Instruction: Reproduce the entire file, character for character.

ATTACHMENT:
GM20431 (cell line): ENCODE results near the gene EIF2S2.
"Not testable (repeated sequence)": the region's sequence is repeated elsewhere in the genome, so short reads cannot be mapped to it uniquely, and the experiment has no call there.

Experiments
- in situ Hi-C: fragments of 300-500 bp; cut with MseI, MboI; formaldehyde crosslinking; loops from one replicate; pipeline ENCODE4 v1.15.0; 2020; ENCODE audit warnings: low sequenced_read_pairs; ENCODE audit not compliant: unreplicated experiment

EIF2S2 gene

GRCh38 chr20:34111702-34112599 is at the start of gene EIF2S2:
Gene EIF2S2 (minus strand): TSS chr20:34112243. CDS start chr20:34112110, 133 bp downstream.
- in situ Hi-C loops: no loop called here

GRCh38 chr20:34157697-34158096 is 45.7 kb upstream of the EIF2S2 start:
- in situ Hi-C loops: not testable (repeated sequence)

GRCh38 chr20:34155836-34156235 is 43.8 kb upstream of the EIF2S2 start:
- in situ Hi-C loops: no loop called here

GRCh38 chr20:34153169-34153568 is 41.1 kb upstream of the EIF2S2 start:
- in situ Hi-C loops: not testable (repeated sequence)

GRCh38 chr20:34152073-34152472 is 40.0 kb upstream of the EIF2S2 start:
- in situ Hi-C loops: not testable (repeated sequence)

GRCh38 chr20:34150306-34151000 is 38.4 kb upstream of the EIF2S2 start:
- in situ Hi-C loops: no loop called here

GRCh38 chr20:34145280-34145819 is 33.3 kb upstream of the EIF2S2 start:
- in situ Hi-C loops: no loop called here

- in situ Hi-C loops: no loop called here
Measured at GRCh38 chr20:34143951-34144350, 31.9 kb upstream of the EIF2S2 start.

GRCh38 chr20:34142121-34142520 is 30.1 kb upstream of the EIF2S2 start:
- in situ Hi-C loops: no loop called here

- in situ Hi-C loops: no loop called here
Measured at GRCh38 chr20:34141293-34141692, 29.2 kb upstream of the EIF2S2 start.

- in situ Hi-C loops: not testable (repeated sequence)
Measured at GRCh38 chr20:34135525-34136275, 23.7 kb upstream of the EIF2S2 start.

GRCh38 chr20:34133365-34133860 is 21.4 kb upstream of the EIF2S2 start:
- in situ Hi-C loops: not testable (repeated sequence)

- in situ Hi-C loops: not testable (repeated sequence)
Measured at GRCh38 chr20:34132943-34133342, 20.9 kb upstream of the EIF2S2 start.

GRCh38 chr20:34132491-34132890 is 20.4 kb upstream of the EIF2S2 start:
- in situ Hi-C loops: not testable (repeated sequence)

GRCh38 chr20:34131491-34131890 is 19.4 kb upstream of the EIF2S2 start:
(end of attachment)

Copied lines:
GM20431 (cell line): ENCODE results near the gene EIF2S2.
"Not testable (repeated sequence)": the region's sequence is repeated elsewhere in the genome, so short reads cannot be mapped to it uniquely, and the experiment has no call there.

Experiments
- in situ Hi-C: fragments of 300-500 bp; cut with MseI, MboI; formaldehyde crosslinking; loops from one replicate; pipeline ENCODE4 v1.15.0; 2020; ENCODE audit warnings: low sequenced_read_pairs; ENCODE audit not compliant: unreplicated experiment

EIF2S2 gene

GRCh38 chr20:34111702-34112599 is at the start of gene EIF2S2:
Gene EIF2S2 (minus strand): TSS chr20:34112243. CDS start chr20:34112110, 133 bp downstream.
- in situ Hi-C loops: no loop called here

GRCh38 chr20:34157697-34158096 is 45.7 kb upstream of the EIF2S2 start:
- in situ Hi-C loops: not testable (repeated sequence)

GRCh38 chr20:34155836-34156235 is 43.8 kb upstream of the EIF2S2 start:
- in situ Hi-C loops: no loop called here

GRCh38 chr20:34153169-34153568 is 41.1 kb upstream of the EIF2S2 start:
- in situ Hi-C loops: not testable (repeated sequence)

GRCh38 chr20:34152073-34152472 is 40.0 kb upstream of the EIF2S2 start:
- in situ Hi-C loops: not testable (repeated sequence)

GRCh38 chr20:34150306-34151000 is 38.4 kb upstream of the EIF2S2 start:
- in situ Hi-C loops: no loop called here

GRCh38 chr20:34145280-34145819 is 33.3 kb upstream of the EIF2S2 start:
- in situ Hi-C loops: no loop called here

- in situ Hi-C loops: no loop called here
Measured at GRCh38 chr20:34143951-34144350, 31.9 kb upstream of the EIF2S2 start.

GRCh38 chr20:34142121-34142520 is 30.1 kb upstream of the EIF2S2 start:
- in situ Hi-C loops: no loop called here

- in situ Hi-C loops: no loop called here
Measured at GRCh38 chr20:34141293-34141692, 29.2 kb upstream of the EIF2S2 start.

- in situ Hi-C loops: not testable (repeated sequence)
Measured at GRCh38 chr20:34135525-34136275, 23.7 kb upstream of the EIF2S2 start.

GRCh38 chr20:34133365-34133860 is 21.4 kb upstream of the EIF2S2 start:
- in situ Hi-C loops: not testable (repeated sequence)

- in situ Hi-C loops: not testable (repeated sequence)
Measured at GRCh38 chr20:34132943-34133342, 20.9 kb upstream of the EIF2S2 start.

GRCh38 chr20:34132491-34132890 is 20.4 kb upstream of the EIF2S2 start:
- in situ Hi-C loops: not testable (repeated sequence)

GRCh38 chr20:34131491-34131890 is 19.4 kb upstream of the EIF2S2 start: